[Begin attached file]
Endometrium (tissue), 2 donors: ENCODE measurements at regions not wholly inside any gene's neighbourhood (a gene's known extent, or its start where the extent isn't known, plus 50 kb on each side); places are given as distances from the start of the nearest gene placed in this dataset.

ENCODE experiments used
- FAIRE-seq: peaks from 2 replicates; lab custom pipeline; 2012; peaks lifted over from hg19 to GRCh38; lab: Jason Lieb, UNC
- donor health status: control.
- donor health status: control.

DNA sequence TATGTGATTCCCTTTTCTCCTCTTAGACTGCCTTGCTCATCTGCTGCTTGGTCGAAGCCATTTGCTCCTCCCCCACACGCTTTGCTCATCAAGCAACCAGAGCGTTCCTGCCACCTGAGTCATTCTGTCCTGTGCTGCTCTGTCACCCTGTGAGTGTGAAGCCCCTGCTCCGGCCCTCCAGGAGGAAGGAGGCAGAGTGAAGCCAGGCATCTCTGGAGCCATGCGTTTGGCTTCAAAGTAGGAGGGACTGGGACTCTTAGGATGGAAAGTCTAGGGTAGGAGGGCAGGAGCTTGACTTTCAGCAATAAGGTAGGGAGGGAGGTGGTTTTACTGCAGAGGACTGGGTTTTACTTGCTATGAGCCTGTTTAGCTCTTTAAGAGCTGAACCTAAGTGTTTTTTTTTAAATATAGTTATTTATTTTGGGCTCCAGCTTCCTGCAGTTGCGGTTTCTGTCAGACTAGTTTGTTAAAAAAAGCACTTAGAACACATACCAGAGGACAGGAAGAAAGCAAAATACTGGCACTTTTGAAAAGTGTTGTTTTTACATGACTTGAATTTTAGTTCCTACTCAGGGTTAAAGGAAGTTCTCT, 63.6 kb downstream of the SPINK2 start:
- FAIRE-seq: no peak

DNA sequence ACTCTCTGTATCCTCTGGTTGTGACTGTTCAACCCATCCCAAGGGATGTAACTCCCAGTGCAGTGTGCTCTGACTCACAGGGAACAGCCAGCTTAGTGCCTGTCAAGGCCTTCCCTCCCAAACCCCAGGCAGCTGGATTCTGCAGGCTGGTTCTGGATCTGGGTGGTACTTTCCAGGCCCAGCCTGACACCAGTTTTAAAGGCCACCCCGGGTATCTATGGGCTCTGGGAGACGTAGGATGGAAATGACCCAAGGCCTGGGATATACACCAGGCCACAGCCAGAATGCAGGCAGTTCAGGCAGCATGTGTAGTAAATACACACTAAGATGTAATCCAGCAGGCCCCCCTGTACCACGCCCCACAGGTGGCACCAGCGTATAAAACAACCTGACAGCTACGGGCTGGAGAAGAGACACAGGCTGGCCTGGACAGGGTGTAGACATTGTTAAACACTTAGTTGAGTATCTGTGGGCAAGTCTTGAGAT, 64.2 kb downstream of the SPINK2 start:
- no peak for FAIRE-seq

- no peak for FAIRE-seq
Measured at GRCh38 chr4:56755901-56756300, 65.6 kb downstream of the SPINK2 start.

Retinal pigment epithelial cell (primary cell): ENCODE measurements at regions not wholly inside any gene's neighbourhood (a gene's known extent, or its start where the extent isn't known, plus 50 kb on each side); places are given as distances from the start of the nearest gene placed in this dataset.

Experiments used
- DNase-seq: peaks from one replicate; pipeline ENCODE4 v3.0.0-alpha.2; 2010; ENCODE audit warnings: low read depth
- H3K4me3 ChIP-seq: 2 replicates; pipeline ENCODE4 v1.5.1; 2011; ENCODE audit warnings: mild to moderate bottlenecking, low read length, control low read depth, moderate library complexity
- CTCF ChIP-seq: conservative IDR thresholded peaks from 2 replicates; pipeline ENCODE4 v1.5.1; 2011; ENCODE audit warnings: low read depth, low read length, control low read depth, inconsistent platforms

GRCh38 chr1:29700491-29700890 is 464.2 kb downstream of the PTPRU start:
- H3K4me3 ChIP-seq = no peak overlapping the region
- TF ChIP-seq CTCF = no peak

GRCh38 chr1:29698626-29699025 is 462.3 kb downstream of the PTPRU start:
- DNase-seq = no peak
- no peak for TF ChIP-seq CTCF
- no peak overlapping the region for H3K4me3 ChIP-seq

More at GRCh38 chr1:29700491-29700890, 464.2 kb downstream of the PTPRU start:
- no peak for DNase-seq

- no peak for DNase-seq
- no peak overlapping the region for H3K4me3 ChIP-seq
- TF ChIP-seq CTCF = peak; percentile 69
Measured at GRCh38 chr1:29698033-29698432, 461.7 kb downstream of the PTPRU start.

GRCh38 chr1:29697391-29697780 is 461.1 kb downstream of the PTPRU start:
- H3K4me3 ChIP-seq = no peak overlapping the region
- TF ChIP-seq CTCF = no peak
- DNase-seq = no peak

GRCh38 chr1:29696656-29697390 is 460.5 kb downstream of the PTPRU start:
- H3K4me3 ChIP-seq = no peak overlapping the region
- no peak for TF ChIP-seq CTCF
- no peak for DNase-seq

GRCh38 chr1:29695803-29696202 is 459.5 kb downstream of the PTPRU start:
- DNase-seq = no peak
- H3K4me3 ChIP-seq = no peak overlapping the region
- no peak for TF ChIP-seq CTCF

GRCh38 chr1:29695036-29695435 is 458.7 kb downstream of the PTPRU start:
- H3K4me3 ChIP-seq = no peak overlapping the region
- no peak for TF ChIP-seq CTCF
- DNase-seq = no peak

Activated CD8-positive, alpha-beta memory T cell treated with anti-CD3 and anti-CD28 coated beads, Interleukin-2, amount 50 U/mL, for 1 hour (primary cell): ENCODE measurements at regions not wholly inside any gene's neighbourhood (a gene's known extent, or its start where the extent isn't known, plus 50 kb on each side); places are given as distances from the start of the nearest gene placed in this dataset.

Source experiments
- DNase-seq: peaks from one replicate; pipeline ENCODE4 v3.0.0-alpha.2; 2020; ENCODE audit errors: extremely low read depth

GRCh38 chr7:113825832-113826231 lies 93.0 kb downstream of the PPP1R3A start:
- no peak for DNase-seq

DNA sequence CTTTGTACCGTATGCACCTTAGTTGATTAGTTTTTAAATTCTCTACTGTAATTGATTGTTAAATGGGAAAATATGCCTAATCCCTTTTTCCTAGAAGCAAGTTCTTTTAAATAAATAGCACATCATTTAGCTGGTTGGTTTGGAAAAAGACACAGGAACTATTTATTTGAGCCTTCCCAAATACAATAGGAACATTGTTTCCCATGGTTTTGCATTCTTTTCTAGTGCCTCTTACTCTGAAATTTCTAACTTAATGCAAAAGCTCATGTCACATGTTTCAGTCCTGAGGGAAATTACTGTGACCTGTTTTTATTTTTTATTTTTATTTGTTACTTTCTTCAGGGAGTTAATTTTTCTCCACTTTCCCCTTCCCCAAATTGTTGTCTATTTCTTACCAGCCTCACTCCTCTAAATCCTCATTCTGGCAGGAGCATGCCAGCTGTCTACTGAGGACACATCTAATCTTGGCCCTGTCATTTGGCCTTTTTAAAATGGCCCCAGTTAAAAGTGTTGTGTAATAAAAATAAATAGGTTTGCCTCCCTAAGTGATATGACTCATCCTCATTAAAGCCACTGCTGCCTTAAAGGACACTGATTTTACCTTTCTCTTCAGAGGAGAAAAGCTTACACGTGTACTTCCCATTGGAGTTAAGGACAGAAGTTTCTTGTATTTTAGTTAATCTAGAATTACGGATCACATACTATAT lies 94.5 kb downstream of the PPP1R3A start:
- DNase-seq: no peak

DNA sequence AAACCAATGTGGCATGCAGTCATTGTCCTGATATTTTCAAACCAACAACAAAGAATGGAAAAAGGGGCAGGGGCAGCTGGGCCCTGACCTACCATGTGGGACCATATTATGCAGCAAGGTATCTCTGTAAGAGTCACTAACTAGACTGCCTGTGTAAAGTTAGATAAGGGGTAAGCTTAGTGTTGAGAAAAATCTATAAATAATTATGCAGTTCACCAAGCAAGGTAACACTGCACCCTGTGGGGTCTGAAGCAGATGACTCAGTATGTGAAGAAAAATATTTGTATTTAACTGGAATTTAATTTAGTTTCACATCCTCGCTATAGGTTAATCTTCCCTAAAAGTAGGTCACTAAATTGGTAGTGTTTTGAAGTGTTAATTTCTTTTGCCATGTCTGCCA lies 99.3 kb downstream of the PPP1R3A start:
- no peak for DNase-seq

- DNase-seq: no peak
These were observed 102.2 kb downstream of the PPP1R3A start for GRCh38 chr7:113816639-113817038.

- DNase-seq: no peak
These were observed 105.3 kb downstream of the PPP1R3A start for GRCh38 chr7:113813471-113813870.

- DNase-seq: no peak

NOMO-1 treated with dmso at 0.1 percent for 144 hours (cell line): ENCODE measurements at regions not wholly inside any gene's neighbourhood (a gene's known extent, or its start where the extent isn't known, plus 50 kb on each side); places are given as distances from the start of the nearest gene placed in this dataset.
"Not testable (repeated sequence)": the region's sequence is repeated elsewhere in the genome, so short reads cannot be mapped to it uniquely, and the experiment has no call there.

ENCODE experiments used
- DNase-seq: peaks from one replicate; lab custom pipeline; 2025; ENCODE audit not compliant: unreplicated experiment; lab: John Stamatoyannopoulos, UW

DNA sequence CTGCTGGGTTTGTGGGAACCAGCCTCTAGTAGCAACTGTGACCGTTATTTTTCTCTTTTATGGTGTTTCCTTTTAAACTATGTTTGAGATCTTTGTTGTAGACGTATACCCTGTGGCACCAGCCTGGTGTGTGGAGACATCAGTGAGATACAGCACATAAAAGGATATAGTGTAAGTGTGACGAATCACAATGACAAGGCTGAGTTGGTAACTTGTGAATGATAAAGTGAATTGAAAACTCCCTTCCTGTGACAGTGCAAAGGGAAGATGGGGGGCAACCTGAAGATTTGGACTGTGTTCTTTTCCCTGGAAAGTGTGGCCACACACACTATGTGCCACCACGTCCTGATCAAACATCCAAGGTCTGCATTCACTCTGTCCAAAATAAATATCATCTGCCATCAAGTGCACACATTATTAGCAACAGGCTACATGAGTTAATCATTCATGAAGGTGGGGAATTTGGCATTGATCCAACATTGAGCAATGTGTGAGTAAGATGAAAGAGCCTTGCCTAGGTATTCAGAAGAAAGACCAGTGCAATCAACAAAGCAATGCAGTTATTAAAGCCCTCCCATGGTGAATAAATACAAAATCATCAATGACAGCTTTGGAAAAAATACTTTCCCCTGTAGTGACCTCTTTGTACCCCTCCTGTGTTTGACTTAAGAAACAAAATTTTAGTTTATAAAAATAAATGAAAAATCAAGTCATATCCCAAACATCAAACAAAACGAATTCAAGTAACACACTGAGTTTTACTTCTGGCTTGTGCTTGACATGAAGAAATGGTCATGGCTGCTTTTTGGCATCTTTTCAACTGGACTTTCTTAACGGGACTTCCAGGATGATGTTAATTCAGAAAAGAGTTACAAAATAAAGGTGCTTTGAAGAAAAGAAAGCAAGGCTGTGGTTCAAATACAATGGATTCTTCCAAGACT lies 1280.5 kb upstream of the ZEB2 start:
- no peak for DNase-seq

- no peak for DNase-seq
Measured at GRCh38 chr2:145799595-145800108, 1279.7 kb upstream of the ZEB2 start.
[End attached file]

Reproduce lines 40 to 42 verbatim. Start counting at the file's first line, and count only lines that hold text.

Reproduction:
- H3K4me3 ChIP-seq = no peak overlapping the region
- no peak for TF ChIP-seq CTCF

GRCh38 chr1:29695036-29695435 is 458.7 kb downstream of the PTPRU start: